NEW JERSEY: Hurricane Sandy devastated part of the east coast of the US this year, having already ripped through the Caribbean and mid-Atlantic.
The world watched as New York City felt Sandy's power during the 13-day super storm that began at the end of October. It was responsible for more than 100 deaths, crippled transit, destroyed entire communities, caused billions of dollars' worth of infrastructure damage and cut power to over eight million homes.
It's an impressive achievement, then, that during that time one of the country's main network carriers, AT&T, managed to keep its networks up and running. It's even more remarkable because the firm's Global Network Operations Centre (GNOC) - which is responsible for monitoring the network and keeping it up - is located in the middle of the Hurricane's path in New Jersey.
To find out how the firm rode out the storm, V3 spoke with AT&T's director of Network Disaster Recovery, Robert Desiato, when we were taken on an exclusive tour of the firm's GNOC in New Jersey.
Desiato discussed the lengths the firm went to during Hurricane Sandy and how these precautions are part of a multi-year strategy that has taken years of development and experience of similar natural disasters. Under pinning it all is a goal to ensure that during these times, customers don't run into network problems and aren't left without telephony.
As Desiato explained, the key is AT&T's GNOC mission statement: "To provide a seamless customer application service quality by preventing, detecting, correcting failures in the network before they impact the service and customer."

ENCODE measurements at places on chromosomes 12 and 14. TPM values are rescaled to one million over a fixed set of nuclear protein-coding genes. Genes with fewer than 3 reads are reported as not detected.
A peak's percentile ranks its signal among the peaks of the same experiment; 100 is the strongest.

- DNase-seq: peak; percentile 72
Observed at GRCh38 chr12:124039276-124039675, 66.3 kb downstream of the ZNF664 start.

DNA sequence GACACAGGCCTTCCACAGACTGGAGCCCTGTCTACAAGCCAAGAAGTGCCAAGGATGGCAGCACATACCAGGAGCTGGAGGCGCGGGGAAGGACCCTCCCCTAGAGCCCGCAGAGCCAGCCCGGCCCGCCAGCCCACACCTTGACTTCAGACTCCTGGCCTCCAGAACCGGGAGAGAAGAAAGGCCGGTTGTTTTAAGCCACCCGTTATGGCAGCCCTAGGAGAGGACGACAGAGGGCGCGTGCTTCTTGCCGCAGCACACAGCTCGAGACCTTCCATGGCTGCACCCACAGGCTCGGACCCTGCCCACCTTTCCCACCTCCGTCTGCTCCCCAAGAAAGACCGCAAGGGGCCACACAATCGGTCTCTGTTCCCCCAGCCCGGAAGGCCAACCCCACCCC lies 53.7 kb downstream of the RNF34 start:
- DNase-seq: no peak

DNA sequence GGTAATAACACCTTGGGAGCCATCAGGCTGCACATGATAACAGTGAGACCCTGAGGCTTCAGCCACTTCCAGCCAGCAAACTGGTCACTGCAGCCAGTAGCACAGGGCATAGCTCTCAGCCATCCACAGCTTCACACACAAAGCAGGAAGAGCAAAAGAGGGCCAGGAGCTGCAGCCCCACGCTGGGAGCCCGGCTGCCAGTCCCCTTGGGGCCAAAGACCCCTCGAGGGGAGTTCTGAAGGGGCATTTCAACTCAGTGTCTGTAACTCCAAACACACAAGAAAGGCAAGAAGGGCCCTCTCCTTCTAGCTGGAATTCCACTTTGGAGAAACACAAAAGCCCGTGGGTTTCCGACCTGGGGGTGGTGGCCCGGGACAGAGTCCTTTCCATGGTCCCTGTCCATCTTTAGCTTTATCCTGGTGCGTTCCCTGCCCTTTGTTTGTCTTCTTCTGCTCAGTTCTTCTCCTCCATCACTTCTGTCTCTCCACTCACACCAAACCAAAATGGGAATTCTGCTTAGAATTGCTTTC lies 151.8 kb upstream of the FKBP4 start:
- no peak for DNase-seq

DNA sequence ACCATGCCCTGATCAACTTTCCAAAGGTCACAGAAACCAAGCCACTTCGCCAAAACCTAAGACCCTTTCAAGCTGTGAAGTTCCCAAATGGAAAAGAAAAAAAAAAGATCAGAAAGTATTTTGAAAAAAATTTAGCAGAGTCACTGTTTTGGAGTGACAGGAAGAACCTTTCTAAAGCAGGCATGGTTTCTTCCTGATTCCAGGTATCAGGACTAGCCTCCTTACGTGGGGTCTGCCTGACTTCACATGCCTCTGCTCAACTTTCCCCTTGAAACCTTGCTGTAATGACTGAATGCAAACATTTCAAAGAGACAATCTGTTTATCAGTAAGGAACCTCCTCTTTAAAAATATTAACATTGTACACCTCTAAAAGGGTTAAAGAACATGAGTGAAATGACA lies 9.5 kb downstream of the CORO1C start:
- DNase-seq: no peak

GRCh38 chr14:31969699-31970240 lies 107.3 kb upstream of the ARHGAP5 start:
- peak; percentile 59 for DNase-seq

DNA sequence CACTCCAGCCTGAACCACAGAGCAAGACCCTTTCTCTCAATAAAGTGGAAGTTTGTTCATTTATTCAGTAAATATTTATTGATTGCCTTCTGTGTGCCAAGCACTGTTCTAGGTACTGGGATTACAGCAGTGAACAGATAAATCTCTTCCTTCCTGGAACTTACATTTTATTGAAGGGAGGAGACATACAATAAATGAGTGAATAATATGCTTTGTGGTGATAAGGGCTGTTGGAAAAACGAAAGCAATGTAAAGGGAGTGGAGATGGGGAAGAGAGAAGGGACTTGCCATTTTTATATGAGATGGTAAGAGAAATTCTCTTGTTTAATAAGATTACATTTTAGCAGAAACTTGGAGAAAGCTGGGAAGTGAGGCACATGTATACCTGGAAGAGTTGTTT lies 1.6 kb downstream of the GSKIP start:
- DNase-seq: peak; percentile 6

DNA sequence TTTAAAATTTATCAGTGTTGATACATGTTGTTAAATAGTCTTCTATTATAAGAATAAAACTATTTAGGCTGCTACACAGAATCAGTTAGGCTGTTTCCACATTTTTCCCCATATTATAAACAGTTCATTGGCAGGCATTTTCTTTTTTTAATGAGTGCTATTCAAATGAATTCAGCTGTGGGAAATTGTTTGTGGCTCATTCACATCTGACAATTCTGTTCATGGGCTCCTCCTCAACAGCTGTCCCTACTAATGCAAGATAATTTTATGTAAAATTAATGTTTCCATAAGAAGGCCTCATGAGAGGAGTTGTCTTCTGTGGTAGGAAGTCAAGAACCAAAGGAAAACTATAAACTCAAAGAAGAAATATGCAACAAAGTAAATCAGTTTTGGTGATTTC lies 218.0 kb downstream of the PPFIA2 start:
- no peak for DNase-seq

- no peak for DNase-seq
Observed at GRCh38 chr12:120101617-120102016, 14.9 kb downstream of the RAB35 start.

AT&T had a five-day warning that the hurricane was going to hit the east coast. So it had time to put a specific storm plan in place, with steps taken so the mobile network recovery team could get close to the affected area.
"We can track pretty close to where the hurricane is going to hit," Desiato said. "[But] when a disaster like the Sandy storm hits, it's my job to run towards it and into the disaster zone."
Desiato said his job involves the role of looking out for any changes to the GNOC's BAU status, which stands for "Business As Usual". In an event such as Sandy, the GNOC will pull up a management control bridge (MCB) ordering the dispatch of disaster recovery kit.
Disaster recovery consists of the deployment of cellular communications on wheels (Cows) and cells on light trucks (Colts) for expanded capacity and to help to restore communications for victims in a specific area during the disaster.
"We designed the trailers so that the stuff in the central office is exactly the same equipment you have on the trailers that we pull around. We can pull these trailers anywhere. Put them in a parking lot and that parking lot becomes our central office," Desiato said.
Lee joined as a reporter on The INQUIRER in April 2012.
Prior to working at The INQUIRER, Lee was sponsored by the NCTJ to do a multimedia journalism course in London. After completing placements at local magazines and newspapers in both print and online he wrote for an online gaming news website, and it was here where his love for technology grew.
Lee's main coverage areas include processors, internet security, PCs, laptops and tablet news and reviews.